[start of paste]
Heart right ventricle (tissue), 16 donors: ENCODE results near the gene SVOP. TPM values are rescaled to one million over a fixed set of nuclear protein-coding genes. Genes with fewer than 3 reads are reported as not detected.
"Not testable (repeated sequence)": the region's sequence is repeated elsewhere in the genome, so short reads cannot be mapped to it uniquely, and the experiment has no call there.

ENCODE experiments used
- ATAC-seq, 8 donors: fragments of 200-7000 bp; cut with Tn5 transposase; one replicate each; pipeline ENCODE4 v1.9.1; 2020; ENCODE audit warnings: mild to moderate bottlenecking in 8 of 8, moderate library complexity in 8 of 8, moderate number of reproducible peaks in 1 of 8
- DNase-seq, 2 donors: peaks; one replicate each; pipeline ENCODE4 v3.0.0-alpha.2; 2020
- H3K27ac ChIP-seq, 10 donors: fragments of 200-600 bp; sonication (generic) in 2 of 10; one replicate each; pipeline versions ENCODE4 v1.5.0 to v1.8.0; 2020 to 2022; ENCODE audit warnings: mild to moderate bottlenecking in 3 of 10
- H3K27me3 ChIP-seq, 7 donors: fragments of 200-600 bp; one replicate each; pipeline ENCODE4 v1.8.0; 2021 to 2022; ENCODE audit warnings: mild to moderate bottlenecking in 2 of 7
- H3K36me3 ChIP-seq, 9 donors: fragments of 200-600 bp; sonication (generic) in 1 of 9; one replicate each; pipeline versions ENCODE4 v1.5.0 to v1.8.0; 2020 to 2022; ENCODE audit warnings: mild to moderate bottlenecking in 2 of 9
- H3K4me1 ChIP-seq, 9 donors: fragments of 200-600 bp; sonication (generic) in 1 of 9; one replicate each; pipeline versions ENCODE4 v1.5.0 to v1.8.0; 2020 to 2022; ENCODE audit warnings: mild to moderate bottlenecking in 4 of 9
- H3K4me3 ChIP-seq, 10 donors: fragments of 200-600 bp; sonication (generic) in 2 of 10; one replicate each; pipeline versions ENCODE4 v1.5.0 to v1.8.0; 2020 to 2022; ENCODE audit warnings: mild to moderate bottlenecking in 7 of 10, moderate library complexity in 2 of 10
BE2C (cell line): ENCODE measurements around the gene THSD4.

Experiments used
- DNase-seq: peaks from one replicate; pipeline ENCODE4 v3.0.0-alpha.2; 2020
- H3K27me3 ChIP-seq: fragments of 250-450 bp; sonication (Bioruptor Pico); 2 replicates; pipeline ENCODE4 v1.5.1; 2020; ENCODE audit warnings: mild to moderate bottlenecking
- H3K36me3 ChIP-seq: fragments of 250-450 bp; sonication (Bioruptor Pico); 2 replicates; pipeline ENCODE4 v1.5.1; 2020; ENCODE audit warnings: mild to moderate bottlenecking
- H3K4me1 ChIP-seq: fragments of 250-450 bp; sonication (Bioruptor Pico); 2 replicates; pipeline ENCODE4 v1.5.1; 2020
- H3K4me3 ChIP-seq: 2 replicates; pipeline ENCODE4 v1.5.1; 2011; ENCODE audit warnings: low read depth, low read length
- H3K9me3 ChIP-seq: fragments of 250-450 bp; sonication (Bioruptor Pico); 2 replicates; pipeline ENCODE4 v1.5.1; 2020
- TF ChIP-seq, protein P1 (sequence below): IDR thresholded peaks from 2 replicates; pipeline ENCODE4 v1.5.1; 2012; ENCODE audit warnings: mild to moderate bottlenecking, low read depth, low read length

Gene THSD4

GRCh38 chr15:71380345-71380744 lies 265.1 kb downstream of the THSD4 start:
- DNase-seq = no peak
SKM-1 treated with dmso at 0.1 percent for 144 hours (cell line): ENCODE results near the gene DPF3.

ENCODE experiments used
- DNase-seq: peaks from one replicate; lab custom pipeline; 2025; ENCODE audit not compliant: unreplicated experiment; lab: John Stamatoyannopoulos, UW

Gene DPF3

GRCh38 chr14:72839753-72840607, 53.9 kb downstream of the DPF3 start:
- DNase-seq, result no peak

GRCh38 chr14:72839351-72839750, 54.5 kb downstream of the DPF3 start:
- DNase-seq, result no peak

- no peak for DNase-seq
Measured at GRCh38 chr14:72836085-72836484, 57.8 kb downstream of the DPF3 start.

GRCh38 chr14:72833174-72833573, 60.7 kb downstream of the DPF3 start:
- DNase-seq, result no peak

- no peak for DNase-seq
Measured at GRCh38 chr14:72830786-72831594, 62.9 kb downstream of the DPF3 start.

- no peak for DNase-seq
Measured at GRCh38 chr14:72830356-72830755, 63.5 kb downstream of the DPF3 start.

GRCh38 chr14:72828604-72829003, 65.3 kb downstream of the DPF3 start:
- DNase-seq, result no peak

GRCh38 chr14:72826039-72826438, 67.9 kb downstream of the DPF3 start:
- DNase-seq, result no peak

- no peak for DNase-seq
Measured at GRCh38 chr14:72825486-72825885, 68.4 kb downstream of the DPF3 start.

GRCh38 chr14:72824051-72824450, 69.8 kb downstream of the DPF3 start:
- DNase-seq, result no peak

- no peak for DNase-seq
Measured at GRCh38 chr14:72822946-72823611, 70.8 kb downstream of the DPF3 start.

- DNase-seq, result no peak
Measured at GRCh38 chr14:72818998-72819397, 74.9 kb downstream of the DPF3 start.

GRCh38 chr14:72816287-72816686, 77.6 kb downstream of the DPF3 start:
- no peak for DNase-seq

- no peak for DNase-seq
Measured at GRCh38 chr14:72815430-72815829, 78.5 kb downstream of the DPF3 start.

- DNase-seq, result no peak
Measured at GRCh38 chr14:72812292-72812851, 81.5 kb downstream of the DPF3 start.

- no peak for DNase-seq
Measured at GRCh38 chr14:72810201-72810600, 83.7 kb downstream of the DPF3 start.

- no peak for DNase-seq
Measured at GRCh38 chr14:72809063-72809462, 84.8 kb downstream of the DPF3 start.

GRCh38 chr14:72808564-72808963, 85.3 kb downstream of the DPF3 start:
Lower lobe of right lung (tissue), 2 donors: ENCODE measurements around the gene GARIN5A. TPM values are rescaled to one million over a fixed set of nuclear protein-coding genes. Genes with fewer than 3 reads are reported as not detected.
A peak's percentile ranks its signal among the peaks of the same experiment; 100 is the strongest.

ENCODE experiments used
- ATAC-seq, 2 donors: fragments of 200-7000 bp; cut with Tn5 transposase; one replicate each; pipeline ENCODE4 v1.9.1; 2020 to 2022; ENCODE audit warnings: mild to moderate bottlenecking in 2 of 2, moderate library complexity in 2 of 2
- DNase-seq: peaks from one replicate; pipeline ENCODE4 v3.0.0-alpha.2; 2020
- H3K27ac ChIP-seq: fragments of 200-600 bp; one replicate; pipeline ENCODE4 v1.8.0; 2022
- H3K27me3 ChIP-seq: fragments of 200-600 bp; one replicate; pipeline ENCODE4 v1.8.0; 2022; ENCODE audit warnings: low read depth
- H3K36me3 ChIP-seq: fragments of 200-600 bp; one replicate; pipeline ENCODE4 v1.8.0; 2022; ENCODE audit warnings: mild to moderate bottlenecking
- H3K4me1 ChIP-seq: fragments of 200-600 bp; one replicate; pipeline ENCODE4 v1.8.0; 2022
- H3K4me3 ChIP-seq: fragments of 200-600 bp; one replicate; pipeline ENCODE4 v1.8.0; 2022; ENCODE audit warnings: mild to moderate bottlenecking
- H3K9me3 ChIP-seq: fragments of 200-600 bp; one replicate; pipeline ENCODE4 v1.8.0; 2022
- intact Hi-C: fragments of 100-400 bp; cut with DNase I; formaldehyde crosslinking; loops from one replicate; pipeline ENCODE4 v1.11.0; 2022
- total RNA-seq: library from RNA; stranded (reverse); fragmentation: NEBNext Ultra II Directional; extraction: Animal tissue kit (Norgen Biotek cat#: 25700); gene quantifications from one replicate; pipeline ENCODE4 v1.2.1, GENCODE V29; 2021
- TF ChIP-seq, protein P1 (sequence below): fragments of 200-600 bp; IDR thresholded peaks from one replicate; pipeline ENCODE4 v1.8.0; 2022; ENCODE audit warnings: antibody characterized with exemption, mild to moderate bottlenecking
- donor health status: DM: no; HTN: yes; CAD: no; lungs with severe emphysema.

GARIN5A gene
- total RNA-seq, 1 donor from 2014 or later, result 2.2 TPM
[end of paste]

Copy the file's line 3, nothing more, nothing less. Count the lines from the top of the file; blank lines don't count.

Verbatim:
ENCODE experiments used